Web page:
De Carlo died of natural causes Monday at the Motion Picture & Television facility in suburban Los Angeles, longtime friend and television producer Kevin Burns said Wednesday.
De Carlo, whose shapely figure helped launch her career in B-movie desert adventures and Westerns, rose to more important roles in the 1950s. Later, she had a key role in a landmark Broadway musical, Stephen Sondheim’s “Follies.”
Lily, vampire-like in a black gown, presided over the faux scary household and was a rock for her gentle but often bumbling husband, Herman, played by 6-foot-5-inch character actor Fred Gwynne (decked out as the Frankenstein monster).
While it lasted only two years, the series had a long life in syndication and resulted in two feature movies, “Munster Go Home!” (1966) and “The Munsters’ Revenge.” (1981, for TV).
At the series’ end, De Carlo commented: “It meant security. It gave me a new, young audience I wouldn’t have had otherwise. It made me ‘hot’ again, which I wasn’t for a while.” (Click here for the rest of the article)
By the time she celebrated her 19th birthday, she had begun landing small film roles, first at Columbia Studios and then Paramount. She appeared in about 20 films between 1941 and 1944, but only in small roles and bit parts.
DeCarlo's success in Black Bart helped change her image, so much so that she soon became typecast in westerns. Throughout the 1950s, she made scores of westerns, including Tomahawk (1951), Silver City (1951), and Shotgun (1955). And she even appeared in the pilot episode of the TV series Bonanza in 1959. Probably her best remembered role in the 1950s was in The Ten Commandments (1956) as Sephora. In addition to her acting career, DeCarlo released several albums in the 1950s, highlighting her pleasant singing voice which she had previously showcased in her 1940s musicals.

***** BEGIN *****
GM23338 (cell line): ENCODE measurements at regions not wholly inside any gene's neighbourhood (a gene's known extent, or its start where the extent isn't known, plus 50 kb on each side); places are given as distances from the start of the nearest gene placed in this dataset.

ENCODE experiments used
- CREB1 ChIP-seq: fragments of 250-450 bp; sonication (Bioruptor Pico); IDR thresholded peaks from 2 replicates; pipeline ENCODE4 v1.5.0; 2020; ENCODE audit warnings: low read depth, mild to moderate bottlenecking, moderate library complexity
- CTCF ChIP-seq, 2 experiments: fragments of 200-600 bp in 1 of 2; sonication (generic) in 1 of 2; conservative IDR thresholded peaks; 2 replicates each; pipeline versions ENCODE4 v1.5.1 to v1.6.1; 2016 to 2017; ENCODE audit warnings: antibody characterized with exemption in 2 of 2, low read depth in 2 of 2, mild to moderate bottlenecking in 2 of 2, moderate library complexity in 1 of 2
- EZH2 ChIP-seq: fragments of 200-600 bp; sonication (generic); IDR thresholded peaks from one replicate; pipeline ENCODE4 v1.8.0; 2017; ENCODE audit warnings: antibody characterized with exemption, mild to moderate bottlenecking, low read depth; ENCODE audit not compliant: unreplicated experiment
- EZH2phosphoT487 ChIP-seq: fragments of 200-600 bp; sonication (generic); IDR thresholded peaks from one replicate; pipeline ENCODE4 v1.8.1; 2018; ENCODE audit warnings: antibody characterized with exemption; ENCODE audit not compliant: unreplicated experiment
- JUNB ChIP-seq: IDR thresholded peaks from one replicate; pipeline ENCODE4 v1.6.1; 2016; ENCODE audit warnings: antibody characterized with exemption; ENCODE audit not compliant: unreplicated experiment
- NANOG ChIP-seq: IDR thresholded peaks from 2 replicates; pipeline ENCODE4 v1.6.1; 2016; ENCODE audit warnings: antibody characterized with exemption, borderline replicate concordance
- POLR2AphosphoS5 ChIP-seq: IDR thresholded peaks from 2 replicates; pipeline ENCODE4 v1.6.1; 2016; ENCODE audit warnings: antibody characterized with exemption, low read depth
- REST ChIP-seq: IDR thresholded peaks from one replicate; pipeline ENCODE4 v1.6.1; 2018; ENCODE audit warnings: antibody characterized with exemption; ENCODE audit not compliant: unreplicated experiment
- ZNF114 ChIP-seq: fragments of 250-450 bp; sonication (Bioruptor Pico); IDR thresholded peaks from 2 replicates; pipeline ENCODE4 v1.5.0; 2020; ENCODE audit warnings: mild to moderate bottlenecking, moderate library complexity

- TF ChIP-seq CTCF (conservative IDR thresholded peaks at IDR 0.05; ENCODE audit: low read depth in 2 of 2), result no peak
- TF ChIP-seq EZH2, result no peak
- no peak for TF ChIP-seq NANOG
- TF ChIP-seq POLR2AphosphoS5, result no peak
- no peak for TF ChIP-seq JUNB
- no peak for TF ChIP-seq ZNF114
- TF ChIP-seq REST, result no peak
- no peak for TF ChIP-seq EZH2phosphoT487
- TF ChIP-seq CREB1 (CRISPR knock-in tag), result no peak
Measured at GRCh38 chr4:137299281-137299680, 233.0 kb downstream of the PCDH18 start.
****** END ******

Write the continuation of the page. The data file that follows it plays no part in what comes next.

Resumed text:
DeCarlo married actor and stuntman Robert Morgan in 1955. Morgan appeared with DeCarlo in Death of a Scoundrel (1956), and he also acted in at least one episode of The Munsters. With the birth of her two sons in the late 1950s, she cooled her acting career, taking on only a few guest roles on television shows such as Bonanza. By 1963, she was once again active in Hollywood, making a couple of films before being cast as 'Lily Munster' in the CBS-TV series The Munsters.
After The Munsters ceased production in the spring of 1966, most of the cast members reunited for the theatrical release Munster, Go Home!. DeCarlo then went back to westerns, acting in Hostile Guns (1967) and Arizona Bushwhackers (1968). But after DeCarlo's divorce from Robert Morgan in 1968, she took a few years off, not resurfacing until 1971, when she was cast in the Broadway musical Follies with Alexis Smith and Gene Nelson. That same year, she returned to the silver screen in two films, The Seven Minutes and The Delta Factor. Since the early 1970s, however, DeCarlo's screen appearances have been more sporadic in nature. Her last film appearance was in the 1993 film The Sorority House Murders, and her last TV appearance was in the made-for-TV film Here Come the Munsters in 1995. (Click here for the original article)